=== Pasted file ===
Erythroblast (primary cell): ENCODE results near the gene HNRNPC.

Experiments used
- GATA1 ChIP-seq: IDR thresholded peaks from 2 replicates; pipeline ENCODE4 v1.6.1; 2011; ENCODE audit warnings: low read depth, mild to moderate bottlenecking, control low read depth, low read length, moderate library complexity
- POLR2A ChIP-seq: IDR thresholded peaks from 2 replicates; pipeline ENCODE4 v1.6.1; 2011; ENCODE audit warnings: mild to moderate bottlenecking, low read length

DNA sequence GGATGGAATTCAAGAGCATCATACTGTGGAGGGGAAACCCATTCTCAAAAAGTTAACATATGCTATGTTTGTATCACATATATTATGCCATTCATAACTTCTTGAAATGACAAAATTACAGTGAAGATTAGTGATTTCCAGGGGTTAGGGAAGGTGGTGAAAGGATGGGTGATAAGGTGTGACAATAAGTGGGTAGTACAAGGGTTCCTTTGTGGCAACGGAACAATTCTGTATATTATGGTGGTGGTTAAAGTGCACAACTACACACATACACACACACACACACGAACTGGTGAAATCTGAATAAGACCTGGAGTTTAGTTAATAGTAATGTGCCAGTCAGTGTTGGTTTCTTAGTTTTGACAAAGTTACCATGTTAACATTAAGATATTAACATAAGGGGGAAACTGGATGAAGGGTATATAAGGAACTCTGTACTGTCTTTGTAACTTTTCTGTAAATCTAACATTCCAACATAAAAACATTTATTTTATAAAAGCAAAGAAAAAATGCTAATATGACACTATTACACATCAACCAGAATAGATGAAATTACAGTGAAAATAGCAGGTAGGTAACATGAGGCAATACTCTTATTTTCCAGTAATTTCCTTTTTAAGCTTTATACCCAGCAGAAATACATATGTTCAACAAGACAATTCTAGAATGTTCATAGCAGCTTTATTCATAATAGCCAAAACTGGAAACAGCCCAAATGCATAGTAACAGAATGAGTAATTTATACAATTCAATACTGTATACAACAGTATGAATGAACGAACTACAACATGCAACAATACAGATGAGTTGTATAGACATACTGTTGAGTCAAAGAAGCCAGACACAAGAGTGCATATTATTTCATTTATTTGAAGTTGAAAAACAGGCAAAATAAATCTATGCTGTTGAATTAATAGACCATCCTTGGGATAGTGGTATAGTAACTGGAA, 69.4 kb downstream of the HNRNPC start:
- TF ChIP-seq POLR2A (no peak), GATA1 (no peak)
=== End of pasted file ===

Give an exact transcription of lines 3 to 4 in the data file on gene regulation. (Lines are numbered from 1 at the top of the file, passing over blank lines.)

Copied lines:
- GATA1 ChIP-seq: IDR thresholded peaks from 2 replicates; pipeline ENCODE4 v1.6.1; 2011; ENCODE audit warnings: low read depth, mild to moderate bottlenecking, control low read depth, low read length, moderate library complexity
- POLR2A ChIP-seq: IDR thresholded peaks from 2 replicates; pipeline ENCODE4 v1.6.1; 2011; ENCODE audit warnings: mild to moderate bottlenecking, low read length